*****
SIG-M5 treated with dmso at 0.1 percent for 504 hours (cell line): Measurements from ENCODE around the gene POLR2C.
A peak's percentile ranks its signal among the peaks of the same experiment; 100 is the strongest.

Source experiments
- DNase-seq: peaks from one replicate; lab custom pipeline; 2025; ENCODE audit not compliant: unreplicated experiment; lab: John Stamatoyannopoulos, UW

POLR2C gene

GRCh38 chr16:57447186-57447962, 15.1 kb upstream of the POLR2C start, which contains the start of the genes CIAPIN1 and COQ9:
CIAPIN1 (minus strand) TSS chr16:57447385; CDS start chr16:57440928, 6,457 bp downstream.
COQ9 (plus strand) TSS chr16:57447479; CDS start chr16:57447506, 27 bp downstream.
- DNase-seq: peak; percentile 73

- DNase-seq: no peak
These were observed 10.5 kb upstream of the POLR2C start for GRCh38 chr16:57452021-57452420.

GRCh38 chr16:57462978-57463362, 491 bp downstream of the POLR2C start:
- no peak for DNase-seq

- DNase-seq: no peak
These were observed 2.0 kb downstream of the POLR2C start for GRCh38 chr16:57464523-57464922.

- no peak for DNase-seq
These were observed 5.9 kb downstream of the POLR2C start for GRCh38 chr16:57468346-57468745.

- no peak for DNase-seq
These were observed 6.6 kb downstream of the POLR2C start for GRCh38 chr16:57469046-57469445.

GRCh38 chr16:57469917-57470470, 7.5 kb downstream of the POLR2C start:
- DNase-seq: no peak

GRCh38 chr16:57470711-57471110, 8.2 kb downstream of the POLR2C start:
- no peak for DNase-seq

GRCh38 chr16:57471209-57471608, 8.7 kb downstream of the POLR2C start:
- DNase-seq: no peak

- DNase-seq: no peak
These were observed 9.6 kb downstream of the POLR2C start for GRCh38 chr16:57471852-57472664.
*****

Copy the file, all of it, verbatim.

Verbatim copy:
SIG-M5 treated with dmso at 0.1 percent for 504 hours (cell line): Measurements from ENCODE around the gene POLR2C.
A peak's percentile ranks its signal among the peaks of the same experiment; 100 is the strongest.

Source experiments
- DNase-seq: peaks from one replicate; lab custom pipeline; 2025; ENCODE audit not compliant: unreplicated experiment; lab: John Stamatoyannopoulos, UW

POLR2C gene

GRCh38 chr16:57447186-57447962, 15.1 kb upstream of the POLR2C start, which contains the start of the genes CIAPIN1 and COQ9:
CIAPIN1 (minus strand) TSS chr16:57447385; CDS start chr16:57440928, 6,457 bp downstream.
COQ9 (plus strand) TSS chr16:57447479; CDS start chr16:57447506, 27 bp downstream.
- DNase-seq: peak; percentile 73

- DNase-seq: no peak
These were observed 10.5 kb upstream of the POLR2C start for GRCh38 chr16:57452021-57452420.

GRCh38 chr16:57462978-57463362, 491 bp downstream of the POLR2C start:
- no peak for DNase-seq

- DNase-seq: no peak
These were observed 2.0 kb downstream of the POLR2C start for GRCh38 chr16:57464523-57464922.

- no peak for DNase-seq
These were observed 5.9 kb downstream of the POLR2C start for GRCh38 chr16:57468346-57468745.

- no peak for DNase-seq
These were observed 6.6 kb downstream of the POLR2C start for GRCh38 chr16:57469046-57469445.

GRCh38 chr16:57469917-57470470, 7.5 kb downstream of the POLR2C start:
- DNase-seq: no peak

GRCh38 chr16:57470711-57471110, 8.2 kb downstream of the POLR2C start:
- no peak for DNase-seq

GRCh38 chr16:57471209-57471608, 8.7 kb downstream of the POLR2C start:
- DNase-seq: no peak

- DNase-seq: no peak
These were observed 9.6 kb downstream of the POLR2C start for GRCh38 chr16:57471852-57472664.